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  • S. Lachterman

Cuckson and McMillen in Tempore Belli at PS21 Chatham, N.Y. October 27, 2023

A recital for violin and piano of works in times of war from Beethoven to Finney

Review S. Lachterman

Miranda Cuckson, Violin; Photo John Rogers

Blair McMillen, Piano

Miranda Cuckson and Blair McMillen

Music in Tempore belli at PS21, Chatham, New York


Leoš Janáček

Sonata for Violin and Piano


Ludwig van Beethoven

Violin Sonata in G Major, Opus 30, No. 3

Sergei Prokofiev

Violin Sonata No. 1 in F Minor, Opus 80


Ross Lee Finney

Fiddle-doodle-ad: Eight American Folk Tunes


The day-to-day, a fraught-filled procession of shocks, can be unbearable faced with tragic conflict. As it was, it is now, and will ever plague our sensibility. The arts, in particular music, can express the rich complexity of our minds under such travail, and afterwards as we try to heal.


Violinist Miranda Cuckson, who teaches at the Mannes School of Music at New School, is at home with Heinrich Ignaz Franz von Biber’s seventeenth-century solo sonatas as she is with Georg Friedrich Haas’s prismatic and microtonal violin concerto no. 2 (written for her in 2017). Blair McMillen, a professor at Bard College, has performed widely diverse works too: William Bolcom’s “Graceful Ghost,” and Annie Gosfield’s wild “Brooklyn, October 5, 1941,” a work for piano and tennis balls, just to name two. Cuckson and McMillen have performed and recorded several modern American masterpieces. Thus, they are a pair that have remarkably protean tastes and techniques. Any collaboration of these stellar talents defines a “must see” event. Under Elena Siyanko’s tenure as Executive and Artistic Director of PS21, she has made sure to avail herself, and us, of such luminaries.


Tonight, both musicians presented works written during or in the wake of war and gave us a glimpse of how the human spirit coils and recoils.


Janáček’s Sonata for Violin and Piano adequately demonstrates the composer’s musical vocabulary, although on a scale much reduced from his operatic, symphonic, and choral masterpieces. His fragmented and iterative sort of melodic “reflux” was shaped on phonemes of the Czech language. Tremolos, pulsating figurations, and the shrapnel of fragmented phrases (yes, Janáček is one of the few composers to deliberately impart a sense of fragmentation) are cast in a tonal, modal, or pentatonic landscape. Frequently, extremes of tessituras are combined to yield his unique signature sound. Without voices and brass, the mere combination of piano and violin did not satisfy me as the composer’s music usually does. Even though he flourishes with small combinations of sounds, he needs a wider palette of instruments to remain convincing to me. Yet, his expressive expanse here was very impressive. Starting with an impassioned violin dialog against piano tremolos, we then hear an accompanied song sporting alternating major and minor tonalities. Fragmentation in an ultra-high violin tessitura with abrupt phrases prevails in the third movement, closing with longing, lyric ostinatos in the last.


Beethoven’s sonata Opus 30, No. 3 in G Major, historically distant from the Janáček, demonstrated some of the latter’s roots: we hear agitation, percussive-like fragmentation in the first theme, followed by pauses, scales, and rapid figuration later on. Piano and violin traded roles as “soloist” and “accompaniment” in the second movement, which is built on a throaty theme and variation. The last movement, a tour de force of early Romantic wit (yes, Germans can be witty) was a brilliant and playful.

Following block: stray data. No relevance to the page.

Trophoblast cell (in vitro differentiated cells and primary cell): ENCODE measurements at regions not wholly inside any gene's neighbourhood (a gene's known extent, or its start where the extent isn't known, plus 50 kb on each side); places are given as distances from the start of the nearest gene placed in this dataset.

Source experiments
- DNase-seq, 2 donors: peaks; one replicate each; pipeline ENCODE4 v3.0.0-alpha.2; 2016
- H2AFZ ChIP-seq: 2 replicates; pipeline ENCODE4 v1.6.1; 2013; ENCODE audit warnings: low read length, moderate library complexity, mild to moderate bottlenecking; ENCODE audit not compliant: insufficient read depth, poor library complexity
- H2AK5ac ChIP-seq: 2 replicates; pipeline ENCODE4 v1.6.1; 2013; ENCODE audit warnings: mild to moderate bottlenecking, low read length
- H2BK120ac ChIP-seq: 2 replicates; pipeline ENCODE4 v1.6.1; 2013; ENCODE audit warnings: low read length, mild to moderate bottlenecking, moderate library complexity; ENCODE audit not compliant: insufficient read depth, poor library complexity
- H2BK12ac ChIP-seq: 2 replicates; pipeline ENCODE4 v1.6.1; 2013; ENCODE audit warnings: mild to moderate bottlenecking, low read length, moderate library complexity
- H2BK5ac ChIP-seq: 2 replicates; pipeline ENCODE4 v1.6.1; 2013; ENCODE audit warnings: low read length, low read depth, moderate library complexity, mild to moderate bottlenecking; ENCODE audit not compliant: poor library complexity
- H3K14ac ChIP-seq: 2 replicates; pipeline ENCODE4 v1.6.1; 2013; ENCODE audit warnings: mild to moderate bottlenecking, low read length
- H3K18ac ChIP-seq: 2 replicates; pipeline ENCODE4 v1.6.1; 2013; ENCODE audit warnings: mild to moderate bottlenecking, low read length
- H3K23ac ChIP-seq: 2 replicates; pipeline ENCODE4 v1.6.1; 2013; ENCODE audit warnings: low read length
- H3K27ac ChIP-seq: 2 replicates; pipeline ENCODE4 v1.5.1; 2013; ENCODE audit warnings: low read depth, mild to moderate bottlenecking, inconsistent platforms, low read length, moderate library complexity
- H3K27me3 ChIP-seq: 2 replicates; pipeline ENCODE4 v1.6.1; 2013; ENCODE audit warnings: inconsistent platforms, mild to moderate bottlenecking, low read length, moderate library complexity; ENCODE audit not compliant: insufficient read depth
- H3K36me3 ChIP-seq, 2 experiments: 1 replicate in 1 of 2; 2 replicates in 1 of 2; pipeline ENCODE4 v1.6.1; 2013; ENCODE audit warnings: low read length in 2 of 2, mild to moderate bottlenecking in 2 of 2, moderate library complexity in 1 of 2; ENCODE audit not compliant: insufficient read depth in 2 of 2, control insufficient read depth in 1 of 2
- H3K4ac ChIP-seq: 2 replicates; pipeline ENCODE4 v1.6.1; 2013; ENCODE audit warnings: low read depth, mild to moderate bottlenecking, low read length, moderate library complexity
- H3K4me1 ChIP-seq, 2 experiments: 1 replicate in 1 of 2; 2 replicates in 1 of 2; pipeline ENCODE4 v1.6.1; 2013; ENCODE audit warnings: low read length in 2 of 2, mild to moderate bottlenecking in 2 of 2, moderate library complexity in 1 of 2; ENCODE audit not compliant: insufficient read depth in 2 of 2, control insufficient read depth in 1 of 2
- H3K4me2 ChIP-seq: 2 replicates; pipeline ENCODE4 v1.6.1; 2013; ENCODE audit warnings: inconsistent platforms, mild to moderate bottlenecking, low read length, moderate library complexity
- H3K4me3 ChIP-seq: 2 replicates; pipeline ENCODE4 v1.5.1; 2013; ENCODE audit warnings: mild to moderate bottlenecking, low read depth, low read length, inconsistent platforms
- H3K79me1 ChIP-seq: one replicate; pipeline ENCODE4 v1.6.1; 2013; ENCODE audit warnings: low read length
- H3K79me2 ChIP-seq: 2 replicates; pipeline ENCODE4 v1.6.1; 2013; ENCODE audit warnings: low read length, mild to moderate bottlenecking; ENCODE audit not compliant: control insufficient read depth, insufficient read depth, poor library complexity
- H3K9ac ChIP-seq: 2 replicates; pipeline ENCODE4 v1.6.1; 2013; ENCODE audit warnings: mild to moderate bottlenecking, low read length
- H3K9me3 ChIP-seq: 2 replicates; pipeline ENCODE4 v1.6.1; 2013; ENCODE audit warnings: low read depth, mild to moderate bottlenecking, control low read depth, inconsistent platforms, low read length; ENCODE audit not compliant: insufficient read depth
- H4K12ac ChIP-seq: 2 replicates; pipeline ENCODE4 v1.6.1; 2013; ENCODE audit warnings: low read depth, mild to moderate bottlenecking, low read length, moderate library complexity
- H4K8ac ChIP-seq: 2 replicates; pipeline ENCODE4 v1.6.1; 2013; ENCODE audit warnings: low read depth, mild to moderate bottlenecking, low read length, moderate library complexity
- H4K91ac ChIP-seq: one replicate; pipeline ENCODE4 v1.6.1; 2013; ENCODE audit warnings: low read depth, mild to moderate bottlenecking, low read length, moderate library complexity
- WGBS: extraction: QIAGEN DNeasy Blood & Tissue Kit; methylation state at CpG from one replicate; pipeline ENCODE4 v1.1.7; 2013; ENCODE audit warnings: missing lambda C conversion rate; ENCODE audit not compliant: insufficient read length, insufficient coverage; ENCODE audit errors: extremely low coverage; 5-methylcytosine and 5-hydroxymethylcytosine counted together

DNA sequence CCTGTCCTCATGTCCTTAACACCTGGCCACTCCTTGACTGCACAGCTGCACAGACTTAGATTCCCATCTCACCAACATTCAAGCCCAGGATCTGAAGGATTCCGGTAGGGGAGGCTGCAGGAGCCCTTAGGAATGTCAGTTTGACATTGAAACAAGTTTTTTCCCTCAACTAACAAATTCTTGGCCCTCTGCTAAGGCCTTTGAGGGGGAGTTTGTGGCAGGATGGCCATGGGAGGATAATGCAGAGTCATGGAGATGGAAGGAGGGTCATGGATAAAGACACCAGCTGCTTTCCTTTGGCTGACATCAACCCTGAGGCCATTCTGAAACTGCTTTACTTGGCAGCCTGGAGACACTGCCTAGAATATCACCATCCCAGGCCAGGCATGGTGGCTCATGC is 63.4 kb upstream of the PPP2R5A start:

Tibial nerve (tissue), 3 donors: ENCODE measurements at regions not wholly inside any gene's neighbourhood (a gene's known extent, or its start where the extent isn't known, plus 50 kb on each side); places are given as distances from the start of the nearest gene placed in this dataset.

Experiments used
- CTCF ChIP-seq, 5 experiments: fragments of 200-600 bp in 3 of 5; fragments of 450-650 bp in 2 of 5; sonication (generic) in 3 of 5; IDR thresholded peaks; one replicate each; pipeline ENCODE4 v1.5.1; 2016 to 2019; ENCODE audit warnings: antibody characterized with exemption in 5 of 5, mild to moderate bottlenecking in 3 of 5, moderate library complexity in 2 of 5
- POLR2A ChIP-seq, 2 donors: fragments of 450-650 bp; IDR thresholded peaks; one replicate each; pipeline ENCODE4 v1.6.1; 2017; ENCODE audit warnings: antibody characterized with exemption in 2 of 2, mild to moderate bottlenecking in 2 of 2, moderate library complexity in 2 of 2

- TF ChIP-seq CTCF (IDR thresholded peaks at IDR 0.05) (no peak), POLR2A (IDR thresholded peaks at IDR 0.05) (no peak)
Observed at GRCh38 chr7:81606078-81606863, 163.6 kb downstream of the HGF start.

Prokofiev’s Violin Sonata No. 1 in F Minor, Opus 80, was the gravest and richest commentary on the cyclic nature of dread, conflict, overcoming, and ensuing dread of a return. In the first movement, Mr. McMillan applied full force in ponderous and threatening bass octave ruminations. This pianistic leviathan is answered by a threnody on violin. Prokofiev shaped the soundscape of the two instruments into a shuddering and ominous experience. If this was all Prokofiev had, a full-throated tragedy was already fully laid out.


In the second movement, a rhythmic and strident opening is ensued by restive passion. The alternating of these two ideas, clarified to martial rhythm and insistent cries, elucidates the experience of battle and pained conflict. A disorientation of sorts prevailed in the third movement: Bach Prelude-like passages offer recollections of a civilization now smattered with spectral and fading residues of life torn. In the final rondo movement, some joyful and settling music prevails, whether through a victory or mere relief is left open. However, the ominous scale passages from the opening movement return as if to say, “but wait …!”


We hear very little of Ross Lee Finney these days, and that is a shame. Ms. Cuckson wrote her doctoral dissertation on him, and this medley of folk tunes provided relief from the tense ground of the Prokofiev. The music is wonderfully entertaining, and the final bluegrassy country fiddlin’ was infectious. Mr. McMillan and Ms. Cuckson pulled out all the stops to celebrate the possibility of life after adversity, in a celebration of the human spirit.


Ms. Cuckson and Mr. McMillan are a treasure-bearing duo demonstrating that twentieth and twenty-first century music is as rewarding a listen as our esteemed classics of the past.


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